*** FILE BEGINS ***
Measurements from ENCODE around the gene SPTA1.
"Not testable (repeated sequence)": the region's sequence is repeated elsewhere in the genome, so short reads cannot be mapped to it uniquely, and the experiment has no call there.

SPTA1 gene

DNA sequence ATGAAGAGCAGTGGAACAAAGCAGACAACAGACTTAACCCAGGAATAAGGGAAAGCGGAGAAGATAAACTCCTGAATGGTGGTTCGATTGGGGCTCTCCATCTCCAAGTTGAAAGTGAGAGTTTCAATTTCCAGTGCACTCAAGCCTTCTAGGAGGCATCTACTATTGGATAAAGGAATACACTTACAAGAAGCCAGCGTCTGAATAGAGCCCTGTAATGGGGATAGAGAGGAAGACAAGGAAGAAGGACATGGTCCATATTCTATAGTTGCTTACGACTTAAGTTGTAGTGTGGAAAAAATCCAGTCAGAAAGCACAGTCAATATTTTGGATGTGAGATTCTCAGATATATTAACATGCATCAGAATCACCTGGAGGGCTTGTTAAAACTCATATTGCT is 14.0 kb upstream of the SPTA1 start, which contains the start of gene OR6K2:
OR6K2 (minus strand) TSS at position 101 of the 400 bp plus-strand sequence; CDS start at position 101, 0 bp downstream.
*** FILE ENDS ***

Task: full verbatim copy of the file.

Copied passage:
Measurements from ENCODE around the gene SPTA1.
"Not testable (repeated sequence)": the region's sequence is repeated elsewhere in the genome, so short reads cannot be mapped to it uniquely, and the experiment has no call there.

SPTA1 gene

DNA sequence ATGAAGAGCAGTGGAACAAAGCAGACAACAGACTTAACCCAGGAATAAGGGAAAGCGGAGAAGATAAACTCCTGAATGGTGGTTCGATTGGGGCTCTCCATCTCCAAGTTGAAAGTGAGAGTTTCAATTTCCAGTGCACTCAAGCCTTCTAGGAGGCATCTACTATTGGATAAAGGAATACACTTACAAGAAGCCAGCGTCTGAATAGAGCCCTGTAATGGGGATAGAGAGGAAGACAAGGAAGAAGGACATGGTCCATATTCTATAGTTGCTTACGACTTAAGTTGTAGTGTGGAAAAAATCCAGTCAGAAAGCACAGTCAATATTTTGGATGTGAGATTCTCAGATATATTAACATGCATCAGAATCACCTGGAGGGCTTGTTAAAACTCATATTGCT is 14.0 kb upstream of the SPTA1 start, which contains the start of gene OR6K2:
OR6K2 (minus strand) TSS at position 101 of the 400 bp plus-strand sequence; CDS start at position 101, 0 bp downstream.